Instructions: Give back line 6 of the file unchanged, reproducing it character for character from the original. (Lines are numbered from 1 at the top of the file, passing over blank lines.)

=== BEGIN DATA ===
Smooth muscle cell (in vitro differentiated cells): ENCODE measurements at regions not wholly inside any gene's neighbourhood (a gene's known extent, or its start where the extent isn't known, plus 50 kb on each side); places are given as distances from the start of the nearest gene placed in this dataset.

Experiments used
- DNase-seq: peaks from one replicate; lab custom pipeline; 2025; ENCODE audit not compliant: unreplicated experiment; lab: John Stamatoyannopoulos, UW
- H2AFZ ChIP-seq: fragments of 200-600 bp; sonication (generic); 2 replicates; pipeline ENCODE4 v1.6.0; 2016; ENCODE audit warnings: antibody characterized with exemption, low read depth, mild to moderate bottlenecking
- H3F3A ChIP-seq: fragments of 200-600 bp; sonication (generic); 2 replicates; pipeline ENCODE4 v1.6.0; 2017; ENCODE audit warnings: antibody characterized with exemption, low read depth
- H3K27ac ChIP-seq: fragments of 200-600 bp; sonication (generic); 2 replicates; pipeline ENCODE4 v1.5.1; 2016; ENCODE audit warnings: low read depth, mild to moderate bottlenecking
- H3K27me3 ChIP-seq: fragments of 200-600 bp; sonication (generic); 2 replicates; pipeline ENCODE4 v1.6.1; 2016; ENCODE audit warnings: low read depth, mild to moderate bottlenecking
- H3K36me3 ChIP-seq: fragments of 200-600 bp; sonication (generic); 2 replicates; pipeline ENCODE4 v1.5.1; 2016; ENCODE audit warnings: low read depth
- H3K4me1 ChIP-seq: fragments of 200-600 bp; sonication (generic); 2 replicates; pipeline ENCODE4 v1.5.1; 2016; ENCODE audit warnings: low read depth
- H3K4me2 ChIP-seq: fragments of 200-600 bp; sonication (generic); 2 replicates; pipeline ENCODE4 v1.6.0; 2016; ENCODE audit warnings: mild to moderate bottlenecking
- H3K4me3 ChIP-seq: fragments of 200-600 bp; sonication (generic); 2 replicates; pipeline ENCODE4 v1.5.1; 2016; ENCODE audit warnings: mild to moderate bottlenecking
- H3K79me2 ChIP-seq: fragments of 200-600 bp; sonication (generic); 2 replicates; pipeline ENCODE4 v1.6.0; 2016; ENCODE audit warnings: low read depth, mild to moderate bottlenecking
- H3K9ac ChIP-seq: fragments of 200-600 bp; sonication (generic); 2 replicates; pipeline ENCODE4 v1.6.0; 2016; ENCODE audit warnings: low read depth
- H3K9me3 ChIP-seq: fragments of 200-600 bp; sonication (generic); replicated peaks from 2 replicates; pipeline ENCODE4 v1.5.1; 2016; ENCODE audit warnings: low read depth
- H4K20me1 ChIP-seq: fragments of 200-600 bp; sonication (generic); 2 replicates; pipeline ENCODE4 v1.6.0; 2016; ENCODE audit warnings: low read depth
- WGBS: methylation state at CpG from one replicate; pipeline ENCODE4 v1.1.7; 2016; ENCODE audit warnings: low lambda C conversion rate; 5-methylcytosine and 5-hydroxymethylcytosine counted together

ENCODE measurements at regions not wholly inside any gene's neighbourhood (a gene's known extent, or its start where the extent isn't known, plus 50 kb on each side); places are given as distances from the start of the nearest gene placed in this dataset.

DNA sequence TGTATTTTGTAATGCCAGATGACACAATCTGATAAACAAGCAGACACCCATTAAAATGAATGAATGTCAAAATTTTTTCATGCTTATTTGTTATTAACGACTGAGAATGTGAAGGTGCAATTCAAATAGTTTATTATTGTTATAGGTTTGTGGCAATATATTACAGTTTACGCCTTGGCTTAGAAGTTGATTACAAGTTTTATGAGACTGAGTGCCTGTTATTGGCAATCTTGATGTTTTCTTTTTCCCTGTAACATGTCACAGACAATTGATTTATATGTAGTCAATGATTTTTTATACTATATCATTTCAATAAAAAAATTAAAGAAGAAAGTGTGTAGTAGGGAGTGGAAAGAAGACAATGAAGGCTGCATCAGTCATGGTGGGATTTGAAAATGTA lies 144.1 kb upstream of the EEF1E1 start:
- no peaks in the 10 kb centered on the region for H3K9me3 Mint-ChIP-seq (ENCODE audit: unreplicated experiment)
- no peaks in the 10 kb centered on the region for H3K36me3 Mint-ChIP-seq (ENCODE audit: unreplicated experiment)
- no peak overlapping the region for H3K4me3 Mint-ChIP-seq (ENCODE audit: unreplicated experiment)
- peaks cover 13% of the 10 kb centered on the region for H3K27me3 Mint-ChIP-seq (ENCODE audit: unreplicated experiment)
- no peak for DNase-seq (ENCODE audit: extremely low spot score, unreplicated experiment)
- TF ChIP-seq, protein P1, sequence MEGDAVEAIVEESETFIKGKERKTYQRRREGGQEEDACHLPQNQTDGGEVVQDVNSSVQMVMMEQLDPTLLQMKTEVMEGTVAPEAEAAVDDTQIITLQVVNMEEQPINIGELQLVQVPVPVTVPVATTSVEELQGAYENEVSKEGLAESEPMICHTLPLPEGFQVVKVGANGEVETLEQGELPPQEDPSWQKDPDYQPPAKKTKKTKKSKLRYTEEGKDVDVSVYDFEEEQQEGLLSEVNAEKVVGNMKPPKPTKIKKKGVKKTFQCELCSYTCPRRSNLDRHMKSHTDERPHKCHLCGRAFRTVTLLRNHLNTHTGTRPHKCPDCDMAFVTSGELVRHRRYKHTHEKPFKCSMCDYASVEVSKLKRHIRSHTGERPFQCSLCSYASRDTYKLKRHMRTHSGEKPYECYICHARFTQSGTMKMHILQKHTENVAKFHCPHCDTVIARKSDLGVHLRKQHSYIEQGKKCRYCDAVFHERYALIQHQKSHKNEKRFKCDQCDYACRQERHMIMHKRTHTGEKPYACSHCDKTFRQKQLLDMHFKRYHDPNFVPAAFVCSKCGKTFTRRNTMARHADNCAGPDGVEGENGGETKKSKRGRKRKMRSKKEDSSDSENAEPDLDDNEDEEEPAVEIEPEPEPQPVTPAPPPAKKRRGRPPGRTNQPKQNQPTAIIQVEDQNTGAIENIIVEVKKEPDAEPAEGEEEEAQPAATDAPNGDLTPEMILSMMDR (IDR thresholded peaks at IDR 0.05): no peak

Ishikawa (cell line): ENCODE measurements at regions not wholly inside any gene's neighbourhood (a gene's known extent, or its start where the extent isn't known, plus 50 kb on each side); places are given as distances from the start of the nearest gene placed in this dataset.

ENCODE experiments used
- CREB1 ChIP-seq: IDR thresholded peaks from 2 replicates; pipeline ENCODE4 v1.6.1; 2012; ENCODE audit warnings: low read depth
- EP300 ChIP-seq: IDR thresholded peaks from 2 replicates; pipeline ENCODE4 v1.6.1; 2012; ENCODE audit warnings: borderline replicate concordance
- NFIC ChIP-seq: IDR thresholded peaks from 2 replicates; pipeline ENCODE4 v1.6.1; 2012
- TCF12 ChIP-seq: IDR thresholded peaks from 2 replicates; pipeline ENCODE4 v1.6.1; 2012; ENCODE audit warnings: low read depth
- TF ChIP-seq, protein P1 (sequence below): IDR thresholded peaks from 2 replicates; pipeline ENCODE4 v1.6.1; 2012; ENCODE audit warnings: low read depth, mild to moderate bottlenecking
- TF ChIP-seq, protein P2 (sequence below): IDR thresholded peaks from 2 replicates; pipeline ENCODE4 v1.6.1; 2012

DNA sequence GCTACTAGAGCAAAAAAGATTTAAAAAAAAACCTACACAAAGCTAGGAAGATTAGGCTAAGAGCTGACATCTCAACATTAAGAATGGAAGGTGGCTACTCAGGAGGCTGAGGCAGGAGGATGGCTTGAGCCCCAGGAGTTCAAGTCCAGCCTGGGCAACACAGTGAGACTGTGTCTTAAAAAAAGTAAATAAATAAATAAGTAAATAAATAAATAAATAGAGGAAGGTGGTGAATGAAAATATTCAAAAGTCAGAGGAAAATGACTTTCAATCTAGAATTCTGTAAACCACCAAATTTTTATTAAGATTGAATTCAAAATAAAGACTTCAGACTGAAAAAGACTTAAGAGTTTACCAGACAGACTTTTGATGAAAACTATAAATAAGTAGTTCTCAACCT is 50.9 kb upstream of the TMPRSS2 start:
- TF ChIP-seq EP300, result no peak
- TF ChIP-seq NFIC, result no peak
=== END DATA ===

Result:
- H3K27ac ChIP-seq: fragments of 200-600 bp; sonication (generic); 2 replicates; pipeline ENCODE4 v1.5.1; 2016; ENCODE audit warnings: low read depth, mild to moderate bottlenecking